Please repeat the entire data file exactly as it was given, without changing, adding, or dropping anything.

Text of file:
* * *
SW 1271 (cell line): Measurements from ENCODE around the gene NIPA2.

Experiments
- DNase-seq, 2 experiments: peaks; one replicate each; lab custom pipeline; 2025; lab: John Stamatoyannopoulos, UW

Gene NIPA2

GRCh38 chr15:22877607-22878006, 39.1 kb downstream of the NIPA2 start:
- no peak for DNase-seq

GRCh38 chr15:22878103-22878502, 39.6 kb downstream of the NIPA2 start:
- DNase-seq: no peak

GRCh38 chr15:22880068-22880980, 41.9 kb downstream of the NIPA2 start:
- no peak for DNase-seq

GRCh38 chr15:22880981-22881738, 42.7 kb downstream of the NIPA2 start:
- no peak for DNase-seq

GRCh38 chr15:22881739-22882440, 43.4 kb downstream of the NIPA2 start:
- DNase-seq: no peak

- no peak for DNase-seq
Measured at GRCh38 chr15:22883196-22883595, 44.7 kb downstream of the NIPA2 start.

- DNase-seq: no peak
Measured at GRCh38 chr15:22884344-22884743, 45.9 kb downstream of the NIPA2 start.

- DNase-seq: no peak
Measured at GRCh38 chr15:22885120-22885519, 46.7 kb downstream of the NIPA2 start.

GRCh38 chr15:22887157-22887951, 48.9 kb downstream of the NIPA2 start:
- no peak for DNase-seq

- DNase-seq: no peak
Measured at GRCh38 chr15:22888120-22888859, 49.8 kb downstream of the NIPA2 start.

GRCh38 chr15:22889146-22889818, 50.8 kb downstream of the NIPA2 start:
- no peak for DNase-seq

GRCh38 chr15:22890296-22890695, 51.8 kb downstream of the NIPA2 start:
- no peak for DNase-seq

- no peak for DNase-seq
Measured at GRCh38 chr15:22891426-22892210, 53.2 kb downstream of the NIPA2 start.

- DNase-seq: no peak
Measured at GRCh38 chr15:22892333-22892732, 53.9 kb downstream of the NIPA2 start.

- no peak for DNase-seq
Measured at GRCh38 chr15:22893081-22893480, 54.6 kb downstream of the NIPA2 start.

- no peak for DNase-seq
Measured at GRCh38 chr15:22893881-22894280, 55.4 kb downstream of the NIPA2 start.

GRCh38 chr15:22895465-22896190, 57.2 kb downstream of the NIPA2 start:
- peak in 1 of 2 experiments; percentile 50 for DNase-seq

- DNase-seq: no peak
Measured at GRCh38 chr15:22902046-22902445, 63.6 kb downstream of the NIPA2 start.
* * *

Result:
SW 1271 (cell line): Measurements from ENCODE around the gene NIPA2.

Experiments
- DNase-seq, 2 experiments: peaks; one replicate each; lab custom pipeline; 2025; lab: John Stamatoyannopoulos, UW

Gene NIPA2

GRCh38 chr15:22877607-22878006, 39.1 kb downstream of the NIPA2 start:
- no peak for DNase-seq

GRCh38 chr15:22878103-22878502, 39.6 kb downstream of the NIPA2 start:
- DNase-seq: no peak

GRCh38 chr15:22880068-22880980, 41.9 kb downstream of the NIPA2 start:
- no peak for DNase-seq

GRCh38 chr15:22880981-22881738, 42.7 kb downstream of the NIPA2 start:
- no peak for DNase-seq

GRCh38 chr15:22881739-22882440, 43.4 kb downstream of the NIPA2 start:
- DNase-seq: no peak

- no peak for DNase-seq
Measured at GRCh38 chr15:22883196-22883595, 44.7 kb downstream of the NIPA2 start.

- DNase-seq: no peak
Measured at GRCh38 chr15:22884344-22884743, 45.9 kb downstream of the NIPA2 start.

- DNase-seq: no peak
Measured at GRCh38 chr15:22885120-22885519, 46.7 kb downstream of the NIPA2 start.

GRCh38 chr15:22887157-22887951, 48.9 kb downstream of the NIPA2 start:
- no peak for DNase-seq

- DNase-seq: no peak
Measured at GRCh38 chr15:22888120-22888859, 49.8 kb downstream of the NIPA2 start.

GRCh38 chr15:22889146-22889818, 50.8 kb downstream of the NIPA2 start:
- no peak for DNase-seq

GRCh38 chr15:22890296-22890695, 51.8 kb downstream of the NIPA2 start:
- no peak for DNase-seq

- no peak for DNase-seq
Measured at GRCh38 chr15:22891426-22892210, 53.2 kb downstream of the NIPA2 start.

- DNase-seq: no peak
Measured at GRCh38 chr15:22892333-22892732, 53.9 kb downstream of the NIPA2 start.

- no peak for DNase-seq
Measured at GRCh38 chr15:22893081-22893480, 54.6 kb downstream of the NIPA2 start.

- no peak for DNase-seq
Measured at GRCh38 chr15:22893881-22894280, 55.4 kb downstream of the NIPA2 start.

GRCh38 chr15:22895465-22896190, 57.2 kb downstream of the NIPA2 start:
- peak in 1 of 2 experiments; percentile 50 for DNase-seq

- DNase-seq: no peak
Measured at GRCh38 chr15:22902046-22902445, 63.6 kb downstream of the NIPA2 start.